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Razer BlackWidow Ultimate 2016 Edition review: The small improvements that matter

Hayden Dingman | March 9, 2016
Razer's 2016 BlackWidow Ultimate is the epitome of an incremental upgrade. And that's totally fine.

The Razer BlackWidow Ultimate 2016 Edition is the epitome of an incremental upgrade—and that’s absolutely fine. Take the totally competent keyboard we saw in 2014, make a couple of smart tweaks, and put it back on the market.

Voila, you’re done.

Familiar faces

So what are those smart tweaks? I’ve identified two small but notable changes. Namely, no macro keys and a refined Num Lock / Caps Lock / Game Mode indicator tray.

Per the first: The 2014 BlackWidow Ultimate (and RGB-enabled BlackWidow Chroma) had a column of five macro keys arrayed down the left side of the board. They’re gone. There are no dedicated macro keys on the 2016 BlackWidow Ultimate.

That’s surprising, given how long macro keys have been a standard feature on gaming keyboards. For Razer—which made its name on gaming peripherals—to eliminate them means it's following a trend I’ve noticed lately: Manufacturers are moving toward more refined, all-purpose designs. High-end, even.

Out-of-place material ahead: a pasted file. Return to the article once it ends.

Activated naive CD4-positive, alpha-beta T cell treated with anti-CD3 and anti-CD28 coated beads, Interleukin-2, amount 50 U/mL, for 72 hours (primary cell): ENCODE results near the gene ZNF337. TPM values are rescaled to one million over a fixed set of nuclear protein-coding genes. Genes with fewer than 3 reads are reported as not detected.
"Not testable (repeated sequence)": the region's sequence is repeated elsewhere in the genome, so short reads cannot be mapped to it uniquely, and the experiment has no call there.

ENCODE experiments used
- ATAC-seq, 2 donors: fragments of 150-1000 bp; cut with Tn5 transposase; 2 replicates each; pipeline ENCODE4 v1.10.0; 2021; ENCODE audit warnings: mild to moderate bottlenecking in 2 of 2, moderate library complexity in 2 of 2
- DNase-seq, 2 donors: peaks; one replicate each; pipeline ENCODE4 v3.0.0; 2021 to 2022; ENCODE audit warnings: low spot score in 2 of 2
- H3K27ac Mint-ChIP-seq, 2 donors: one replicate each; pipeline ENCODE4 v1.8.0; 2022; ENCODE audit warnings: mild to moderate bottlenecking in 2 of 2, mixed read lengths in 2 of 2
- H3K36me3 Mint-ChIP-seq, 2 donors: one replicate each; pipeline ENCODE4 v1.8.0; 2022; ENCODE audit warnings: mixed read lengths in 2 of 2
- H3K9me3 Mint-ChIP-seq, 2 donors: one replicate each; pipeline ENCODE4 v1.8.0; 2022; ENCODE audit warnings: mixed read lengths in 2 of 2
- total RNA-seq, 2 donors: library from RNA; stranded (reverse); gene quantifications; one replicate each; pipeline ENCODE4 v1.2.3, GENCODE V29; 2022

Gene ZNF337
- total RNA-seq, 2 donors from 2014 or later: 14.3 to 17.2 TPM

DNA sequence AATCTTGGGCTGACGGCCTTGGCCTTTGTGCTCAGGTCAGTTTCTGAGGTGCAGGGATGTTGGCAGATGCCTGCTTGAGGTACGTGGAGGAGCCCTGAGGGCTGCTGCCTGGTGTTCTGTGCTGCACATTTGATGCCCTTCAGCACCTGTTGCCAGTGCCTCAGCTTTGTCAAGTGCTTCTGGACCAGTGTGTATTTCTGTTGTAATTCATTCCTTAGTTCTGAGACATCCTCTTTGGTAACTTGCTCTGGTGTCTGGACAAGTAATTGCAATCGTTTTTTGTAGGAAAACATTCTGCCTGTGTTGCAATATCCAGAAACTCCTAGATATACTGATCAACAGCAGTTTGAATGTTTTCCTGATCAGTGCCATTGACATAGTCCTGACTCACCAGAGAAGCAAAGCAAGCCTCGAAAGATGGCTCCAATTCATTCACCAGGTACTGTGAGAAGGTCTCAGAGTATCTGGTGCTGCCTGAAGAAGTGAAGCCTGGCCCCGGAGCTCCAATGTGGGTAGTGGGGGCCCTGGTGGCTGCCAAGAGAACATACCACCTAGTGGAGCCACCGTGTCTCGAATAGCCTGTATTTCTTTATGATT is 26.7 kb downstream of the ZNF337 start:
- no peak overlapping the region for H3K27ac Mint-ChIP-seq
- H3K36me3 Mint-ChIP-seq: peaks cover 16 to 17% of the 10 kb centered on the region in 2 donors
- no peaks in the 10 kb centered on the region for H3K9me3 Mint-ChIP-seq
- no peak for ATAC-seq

What do I mean? Sleek. Black. Something you could probably use in the office without raising an eyebrow. This seems to be the latest design mantra for everyone from Razer to Logitech to Corsair. The days of the twenty-button mouse and “extreme” peripherals are over.

Personally, I’m a fan. Barring the pervasive neon-green backlighting of the 2016 BlackWidow, this looks like your average, everyday keyboard. The typeface etched into each keycap is maybe still a bit too “Video Games!”, but otherwise this peripheral is one of Razer’s most professional-looking devices.

Who would’ve guessed so much could be gained from eliminating five keys?

Aside from ditching dedicated macro keys, the 2016 BlackWidow also overhauls the Caps Lock indicator panel in the top right. Well, the Caps Lock / Num Lock / Scroll Lock / Game Mode / Macro Recording panel. On both the 2014 BlackWidow and the BlackWidow Chroma, Razer finished this panel with some sort of translucent plastic. The idea seemed to be that you couldn’t see the indicators there until you turned one on.

Unfortunately, reality didn’t quite match the concept. Illuminating Caps Lock or Game Mode or whatever caused a faint, blurry icon to appear. The “C” for Caps Lock was barely legible, the “M” for Macros looked like a busted McDonald’s sign, and the fuzzy “G-inside-crosshairs” (Game Mode) gave the impression that you should buy a better keyboard.

Someone’s been listening to my complaints, because the 2016 BlackWidow Ultimate has a more standard light-up inset instead of the 2014 model’s translucent plastic. Now each icon is precisely stenciled and backlit, and the whole keyboard benefits. Again, it looks sleek and professional.

Well, mostly sleek and professional. Maybe Razer could ditch the “G-inside-crosshairs” icon. But I’ll leave that for the 2018 BlackWidow Ultimate to rectify.


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